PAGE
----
We used it for real over the weekend we activated at the Miniature railway and it performed very well indeed. We just hung it from a tree and were using it to send and receive SSTV pictures via the Leicester Radio Societies SSTV repeater running just 5w. It worked very well indeed. One plastic tube came adrift on the day, but it still worked OK. As we now know it is a working so well I am now finalising the project and it has become part of our portable kit.
The beat goes on
Tape measure yagi beam times 3
When the weather gets a bit warmer a few friends and myself and perhaps Julia will be doing some fox-hunting.Kelvin has already made his DF beam but I found I had pretty much enough parts to make 3 of these tape measure yagis and that is exactly what I did
But I did change round some of it. The handles are my invention as are the radio mounts. The mark one needs a few modification and that is the one shown in the pictures. But they are all basically the same.
Cost well main expense was the tape measure at around £4 for all 3 antennas. The saddles I had to buy which work out at around £2 per antenna. The pipe Velcro, coax and pl259’s I already had, but I did need adaptor for the radio and 3 of these were needed at around £3.50 each and was the most costly item really. If you had to buy it all I guess you are looking at £10-15 each as it was they cost me around £6 and a long afternoon of construction.
Shown above is the mark III antenna. This evolved from the previous 2 antennas, but they all work very well indeed
Here is the last antenna I made in its completed form. including Radio, mic and compass.
Ladder Line antenna’s
I recently bought 10m of ladder line and have been making Slim Jim’s and J pole antennas from this material.
I had some very good results, but my conclusions are that the Slim Jim antenna is much better and more efficient than j pole antennas. But this is just my personal feeling having compared both types of antenna in a similar package. Bit of a fiddle tuning them especially without an Analyser but managed to get all the experiments so far below 1.5:1 across the whole of the band. I suspect had I more time and the inclination I could get them lower. But other than a mention in dispatches I see little point in struggling to get the SWR lower when 1.5:1 is a perfectly acceptable reading.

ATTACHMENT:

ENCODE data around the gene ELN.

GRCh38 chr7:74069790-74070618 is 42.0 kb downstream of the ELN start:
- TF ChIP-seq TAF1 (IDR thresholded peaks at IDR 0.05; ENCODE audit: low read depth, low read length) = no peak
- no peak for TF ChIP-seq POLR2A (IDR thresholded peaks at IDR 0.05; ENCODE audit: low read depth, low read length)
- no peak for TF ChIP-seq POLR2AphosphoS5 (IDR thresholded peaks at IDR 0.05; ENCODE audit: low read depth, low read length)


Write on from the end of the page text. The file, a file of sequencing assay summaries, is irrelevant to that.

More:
Why did I make them? Well for one reason they are roll up and pick up when finished with them and with the yaesu FT 817 in a small bag along with the wonder wands it is in effect a full QRP station in a bag.
A friend and I have plans to try out qrp from a couple of local hill tops on using the bikes., in my case this will probably be the last season I will be using my motorcycles, for reasons I wont go into here.
Another is an alternate home antenna is always a good idea and for this the experimentation continues. Next experiment is to drop a slim Jim and a Jpole into a drainpipe and compare the reading of them naked and covered. Watch this space to see the results I achieve.
SOTA BEAMS SB270
Just bought a BS270 which is a 2m and 70cm beam
This is the complete system shown here including the mast and the guying kit I could add a second feeder (one is supplied) which would allow both 2m and 70cm to be used without changing feeders at the antenna However the feeders would either have to go into duplexer or they have to be swapped at the radio end as well.
I envisage it will be used mainly for 2m SSB
Not tried it in anger yet. I have put the analyser on the antenna just in the house and it was showing less than 1,5:1
The antenna mounts at about 4m off the ground. and the mast is 7m long. I could remove the unwanted sections. But I have plans for the top part of the mast. Even if only for our flag. Though at that length we could probably have a full wave 6m vertical as well.